02/20/2014 05:46 pm ET | Updated Apr 22, 2014

How Exercise Boosts Memory

Darryl Leniuk via Getty Images

The scientific evidence is now clear. If you want to keep your mind sharp as you age, you need to keep physically active. The explanation has to do with the broad-reaching effects of exercise on the chemistry, physiology and structure of the brain.

As a teenager, I was on the swim team in high school, and I remember being able to run for hours at a time at a very fast pace. But as I got older, had children and got really busy with work, I became more and more sedentary, spending more and more time in front of my computer rather than at the gym. Ironically, my most inactive time was when I was conducting research trying to figure out how exercise boosts memory.

After collecting lots of original data, attending numerous conferences, and presenting my work in front of other experts in the field and discussing their findings, I have recently faced the fact that my sedentary lifestyle was damaging. In a major shift of priorities in my life, I now swim every day for 45 minutes at the university pool, mostly because I want to avoid the cognitive decline that comes with aging and offset my chances of getting the dreaded Alzheimer's disease. The immediate benefit is feeling much more awake and focused during the day that I am exercising, and I find I am much more efficient and productive at work as well. Those of you who exercise regularly: Do you find this to be true for you?

You might think it is strange. How could exercise, which engages your muscles and your heart, have a major impact on your brain? Well, if you think of the body as a highly integrated and coordinated machine, then when you exercise, the machine has to switch into major overdrive, expending much more energy than typical and producing much more force. Since it is your brain telling your muscles what to do, the cells in your brain start firing in unison and with higher frequency, producing strong electrical signals that are detectable even outside the brain.

All this effort in the brain and in the muscles requires energy. And to keep your brain alert and energized, the brain tells your adrenal gland in your body to release a chemical known as adrenalin into the blood. Your brain also tells many organs in your body to release energy into the blood for your muscles and brain cells to use to keep up all their activity. Well, guess what? Adrenalin and energy delivered to the brain enhances memory. Give humans or animals adrenalin and they do better on memory tasks. Give them energy on top of adrenalin and they do even better.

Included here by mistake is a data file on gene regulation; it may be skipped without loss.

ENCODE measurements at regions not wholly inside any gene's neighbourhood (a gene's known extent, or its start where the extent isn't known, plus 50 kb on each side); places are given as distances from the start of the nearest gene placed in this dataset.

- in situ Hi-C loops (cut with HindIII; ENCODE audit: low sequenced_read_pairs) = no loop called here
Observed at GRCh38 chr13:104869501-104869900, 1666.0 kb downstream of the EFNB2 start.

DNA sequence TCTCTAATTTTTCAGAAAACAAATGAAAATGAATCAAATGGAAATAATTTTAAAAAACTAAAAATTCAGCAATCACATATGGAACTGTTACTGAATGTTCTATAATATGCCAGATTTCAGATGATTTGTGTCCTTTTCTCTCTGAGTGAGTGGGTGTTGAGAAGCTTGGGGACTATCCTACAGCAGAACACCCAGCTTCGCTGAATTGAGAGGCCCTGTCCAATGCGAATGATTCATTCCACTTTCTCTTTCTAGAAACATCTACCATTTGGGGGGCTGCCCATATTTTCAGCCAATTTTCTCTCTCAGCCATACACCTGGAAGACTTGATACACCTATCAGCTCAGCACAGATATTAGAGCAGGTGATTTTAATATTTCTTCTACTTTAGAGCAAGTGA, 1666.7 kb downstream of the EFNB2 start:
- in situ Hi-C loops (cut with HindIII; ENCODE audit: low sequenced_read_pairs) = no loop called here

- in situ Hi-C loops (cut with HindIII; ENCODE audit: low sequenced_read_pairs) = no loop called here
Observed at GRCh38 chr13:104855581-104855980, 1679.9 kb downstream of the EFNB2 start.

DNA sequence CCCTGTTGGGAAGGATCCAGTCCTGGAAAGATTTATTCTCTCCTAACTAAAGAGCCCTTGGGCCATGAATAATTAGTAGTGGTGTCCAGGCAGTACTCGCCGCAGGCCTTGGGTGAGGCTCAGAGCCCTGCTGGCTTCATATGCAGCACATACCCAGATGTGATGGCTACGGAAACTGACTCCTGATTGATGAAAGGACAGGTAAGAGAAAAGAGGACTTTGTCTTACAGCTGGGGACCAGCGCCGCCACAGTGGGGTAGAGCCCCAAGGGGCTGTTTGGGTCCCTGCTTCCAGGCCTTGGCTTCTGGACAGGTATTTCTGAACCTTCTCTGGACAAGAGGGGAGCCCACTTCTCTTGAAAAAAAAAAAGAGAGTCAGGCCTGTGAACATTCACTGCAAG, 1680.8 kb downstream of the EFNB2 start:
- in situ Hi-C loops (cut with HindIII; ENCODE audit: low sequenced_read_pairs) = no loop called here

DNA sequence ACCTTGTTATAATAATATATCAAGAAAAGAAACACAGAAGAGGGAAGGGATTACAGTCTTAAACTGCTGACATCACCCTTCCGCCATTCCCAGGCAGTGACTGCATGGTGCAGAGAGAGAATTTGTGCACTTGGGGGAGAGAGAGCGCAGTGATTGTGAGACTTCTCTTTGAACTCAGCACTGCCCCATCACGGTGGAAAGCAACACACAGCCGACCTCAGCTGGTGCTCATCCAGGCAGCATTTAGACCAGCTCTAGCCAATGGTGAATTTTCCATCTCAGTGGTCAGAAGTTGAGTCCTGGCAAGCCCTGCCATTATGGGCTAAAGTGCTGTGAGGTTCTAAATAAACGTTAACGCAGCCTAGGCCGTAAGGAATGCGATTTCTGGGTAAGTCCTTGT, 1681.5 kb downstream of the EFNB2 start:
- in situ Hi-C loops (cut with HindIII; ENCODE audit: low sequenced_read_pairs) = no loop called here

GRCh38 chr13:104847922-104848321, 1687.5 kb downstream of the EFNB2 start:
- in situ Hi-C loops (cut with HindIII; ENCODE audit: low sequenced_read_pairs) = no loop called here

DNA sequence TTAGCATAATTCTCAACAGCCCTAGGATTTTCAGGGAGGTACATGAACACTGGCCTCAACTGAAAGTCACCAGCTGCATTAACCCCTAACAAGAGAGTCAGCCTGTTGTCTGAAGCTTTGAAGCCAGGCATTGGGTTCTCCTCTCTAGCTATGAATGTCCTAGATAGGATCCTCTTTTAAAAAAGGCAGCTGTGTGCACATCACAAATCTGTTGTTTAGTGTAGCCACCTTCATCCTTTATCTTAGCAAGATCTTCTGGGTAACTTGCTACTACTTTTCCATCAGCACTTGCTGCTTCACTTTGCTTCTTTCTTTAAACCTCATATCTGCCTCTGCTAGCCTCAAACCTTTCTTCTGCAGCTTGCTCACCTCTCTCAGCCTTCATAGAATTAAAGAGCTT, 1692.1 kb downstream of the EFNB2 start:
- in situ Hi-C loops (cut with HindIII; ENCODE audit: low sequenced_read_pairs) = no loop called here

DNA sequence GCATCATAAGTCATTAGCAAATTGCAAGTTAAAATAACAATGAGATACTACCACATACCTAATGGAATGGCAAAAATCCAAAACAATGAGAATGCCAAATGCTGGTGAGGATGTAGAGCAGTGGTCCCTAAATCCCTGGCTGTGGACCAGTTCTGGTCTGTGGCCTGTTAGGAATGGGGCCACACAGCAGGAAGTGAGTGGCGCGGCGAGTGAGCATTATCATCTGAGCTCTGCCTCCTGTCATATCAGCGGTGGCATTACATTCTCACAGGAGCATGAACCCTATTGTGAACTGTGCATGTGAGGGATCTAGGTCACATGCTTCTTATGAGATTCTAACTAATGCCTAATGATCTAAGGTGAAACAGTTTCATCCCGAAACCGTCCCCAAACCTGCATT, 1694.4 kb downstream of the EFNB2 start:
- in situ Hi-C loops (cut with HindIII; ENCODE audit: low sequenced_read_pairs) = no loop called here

I really hope I can keep up my exercise regimen, but the real benefit for me is not the adrenalin rush or the post-exercise performance advantage. It is the long-lasting protection against deterioration of my brain as I age. I want to see my kids grow up with as intact a mind as possible. I cannot emphasize how important this point is. It's a major clinical breakthrough. Physical activity is the key ingredient to encouraging brain activity. Stimulating the brain in other ways, such as doing crossword puzzles, card games, or computer games, does not do the trick. Doing crossword puzzles makes you good at crossword puzzles, and doing math problems makes you good at math, but this does not necessarily make you more alert when you drive or help you think creatively or keep up with your grandchildren. That's the amazing thing about exercise. Exercise improves performance across the board.

The reason largely has to do with a part of your brain known as the hippocampus, which stands out above all others as being strongly affected by exercise. Large ensembles of brain cells fire in synchrony in this region with frequency and amplitude closely related to the intensity of the exercise. The repeated activation, incredibly, results in the generation of entirely new brain cells, causing the brain structure to get larger.


And here is the punchline. Not only is the hippocampus the major brain region affected by exercise, but it is the major player in learning and memory, and the hotspot for Alzheimer's disease. In humans, on average across the population, the hippocampus declines approximately 1-percent a year from the age of 20 on. However, exercise can completely reverse the decline, and importantly, it can do so at any age.

When you look at the evidence, I am embarrassed it took me so long to reincorporate exercise into my life. But I am on it now. Talk to you later -- I am going for a swim.